People have known about mica for thousands of years. The first use of mica powder that we know of was during the Paleolithic era, when humans used it to color their cave paintings. Mica was also a common ingredient in early indigenous pottery. Today, we use mica in various ways. Keep reading to learn about the most common uses of mica powder and get inspired to use mica in your own life.
Arts and Crafts
Mica powder makes a great addition to many arts and crafts projects. You can add mica powder to paint or glue and apply it to almost any surface, such as a canvas or a glass jar, to make a glittery portrait or a shiny pencil holder. Some people like to add mica powder to homemade slime since it’s skin-safe and adds an incredible dimension to the squishy substance. Crafters of all ages love to use mica powder in their projects because it’s safe, non-toxic, natural, and cruelty-free.
Since mica powder is non-toxic, many DIY beauticians like to put it in their homemade cosmetics. You can apply mica powder onto your eyelid for immediate eyeshadow or mix it with other ingredients for a pressed or cream eyeshadow. Some people add it to homemade lipstick or lip gloss to create a long-lasting shine. And others mix it with blush or apply it directly onto their cheekbones as a highlight. The cosmetic applications of mica powder are almost limitless.
For people who prefer to DIY their own household goods, mica is here to elevate candles, soap, and bath bombs. Mica powder provides safe shine wherever you place it. Some people mix it into candles during the creation process or spread it on top for a stylish finished product. When making hard soaps, people follow the same principle, either mixing it in as they make the soap base or brushing mica powder on the exterior when they’re done. And mica powder looks fantastic in bath bombs, offering skin-safe shimmer and shine.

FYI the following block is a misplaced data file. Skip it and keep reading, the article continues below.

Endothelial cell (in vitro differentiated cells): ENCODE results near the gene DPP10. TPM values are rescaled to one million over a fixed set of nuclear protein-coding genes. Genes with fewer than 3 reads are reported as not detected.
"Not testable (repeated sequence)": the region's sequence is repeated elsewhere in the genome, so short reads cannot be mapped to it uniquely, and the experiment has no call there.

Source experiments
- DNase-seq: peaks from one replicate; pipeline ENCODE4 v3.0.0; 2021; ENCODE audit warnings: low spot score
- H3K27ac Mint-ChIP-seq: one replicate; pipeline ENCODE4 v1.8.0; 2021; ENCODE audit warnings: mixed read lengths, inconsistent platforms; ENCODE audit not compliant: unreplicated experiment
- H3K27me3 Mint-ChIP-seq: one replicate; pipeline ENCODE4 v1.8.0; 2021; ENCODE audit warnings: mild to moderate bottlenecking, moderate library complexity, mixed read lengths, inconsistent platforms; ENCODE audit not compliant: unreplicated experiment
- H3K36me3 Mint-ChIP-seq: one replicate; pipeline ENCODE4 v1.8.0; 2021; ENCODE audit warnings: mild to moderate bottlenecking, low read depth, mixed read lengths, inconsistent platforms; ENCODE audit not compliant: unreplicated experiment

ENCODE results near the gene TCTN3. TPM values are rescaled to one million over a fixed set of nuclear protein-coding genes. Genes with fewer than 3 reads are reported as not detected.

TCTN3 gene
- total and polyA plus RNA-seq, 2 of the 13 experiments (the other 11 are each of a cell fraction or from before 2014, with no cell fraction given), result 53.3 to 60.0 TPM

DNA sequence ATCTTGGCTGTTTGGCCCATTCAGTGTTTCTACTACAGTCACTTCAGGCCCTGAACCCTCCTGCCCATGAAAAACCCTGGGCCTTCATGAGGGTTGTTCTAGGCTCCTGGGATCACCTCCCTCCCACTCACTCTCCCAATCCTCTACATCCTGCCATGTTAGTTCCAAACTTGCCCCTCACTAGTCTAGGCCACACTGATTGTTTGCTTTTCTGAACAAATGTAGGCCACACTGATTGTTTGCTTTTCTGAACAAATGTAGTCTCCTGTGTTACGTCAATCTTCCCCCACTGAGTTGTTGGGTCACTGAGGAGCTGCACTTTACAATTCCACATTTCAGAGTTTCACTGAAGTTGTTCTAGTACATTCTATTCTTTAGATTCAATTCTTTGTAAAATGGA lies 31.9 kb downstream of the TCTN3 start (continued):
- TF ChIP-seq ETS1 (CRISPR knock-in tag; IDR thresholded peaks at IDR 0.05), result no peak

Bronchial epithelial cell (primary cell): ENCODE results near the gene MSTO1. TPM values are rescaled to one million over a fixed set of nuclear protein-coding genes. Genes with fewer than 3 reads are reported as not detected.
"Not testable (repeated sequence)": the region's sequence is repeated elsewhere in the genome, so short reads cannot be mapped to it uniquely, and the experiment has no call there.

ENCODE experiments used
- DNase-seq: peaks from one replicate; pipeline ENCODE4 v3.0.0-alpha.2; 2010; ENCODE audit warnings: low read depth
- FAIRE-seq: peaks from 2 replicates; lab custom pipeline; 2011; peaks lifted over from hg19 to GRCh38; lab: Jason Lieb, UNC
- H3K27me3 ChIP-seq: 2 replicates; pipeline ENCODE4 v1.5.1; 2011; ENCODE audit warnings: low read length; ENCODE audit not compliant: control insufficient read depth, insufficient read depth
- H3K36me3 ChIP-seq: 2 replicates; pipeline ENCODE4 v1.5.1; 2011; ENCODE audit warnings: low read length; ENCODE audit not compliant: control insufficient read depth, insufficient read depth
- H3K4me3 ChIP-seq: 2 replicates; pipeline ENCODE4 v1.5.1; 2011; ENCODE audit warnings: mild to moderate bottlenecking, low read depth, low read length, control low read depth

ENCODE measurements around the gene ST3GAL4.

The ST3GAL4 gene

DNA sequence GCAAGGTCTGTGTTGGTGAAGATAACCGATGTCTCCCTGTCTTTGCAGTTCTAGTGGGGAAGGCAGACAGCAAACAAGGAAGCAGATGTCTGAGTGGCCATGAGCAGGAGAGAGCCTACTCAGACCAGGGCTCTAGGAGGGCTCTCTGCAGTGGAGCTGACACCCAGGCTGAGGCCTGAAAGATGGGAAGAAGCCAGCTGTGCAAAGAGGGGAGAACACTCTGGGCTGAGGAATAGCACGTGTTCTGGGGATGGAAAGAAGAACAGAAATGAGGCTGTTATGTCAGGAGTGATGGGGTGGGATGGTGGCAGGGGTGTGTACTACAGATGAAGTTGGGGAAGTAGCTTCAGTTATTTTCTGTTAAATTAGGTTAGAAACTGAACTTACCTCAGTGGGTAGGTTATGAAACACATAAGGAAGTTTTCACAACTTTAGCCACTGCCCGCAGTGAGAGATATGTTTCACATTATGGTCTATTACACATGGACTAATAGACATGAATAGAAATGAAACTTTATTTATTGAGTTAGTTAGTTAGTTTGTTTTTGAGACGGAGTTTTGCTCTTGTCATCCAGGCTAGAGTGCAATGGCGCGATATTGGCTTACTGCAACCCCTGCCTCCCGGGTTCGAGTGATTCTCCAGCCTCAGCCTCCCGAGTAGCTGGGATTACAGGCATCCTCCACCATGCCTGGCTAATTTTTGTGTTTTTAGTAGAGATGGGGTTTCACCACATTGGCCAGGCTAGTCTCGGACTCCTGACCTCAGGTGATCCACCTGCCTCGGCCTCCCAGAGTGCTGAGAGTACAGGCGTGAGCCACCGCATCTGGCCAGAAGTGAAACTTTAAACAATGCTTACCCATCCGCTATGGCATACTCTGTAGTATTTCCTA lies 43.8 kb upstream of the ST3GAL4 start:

While most people tend to use mica in the ways described above, mica is also an essential component of the plastic and electronic industries. Mica helps reinforce plastic and prevents other materials from sticking inside plastic molds, such as tires. The electronic industry uses sheets of mica as insulators in various products, such as heaters, and uses mica powder in decorative components in other products, such as ovens. So even if you don’t think you have any mica in your house yet, some may have some hiding right under your nose.
The most common uses of mica powder today are in arts and crafts, cosmetics, household goods, and the plastic and electronics industries. If you’re inspired to start using mica powder in various projects and need a mica powder supplier, Eye Candy Pigments offers an expansive collection of color options for you to choose from.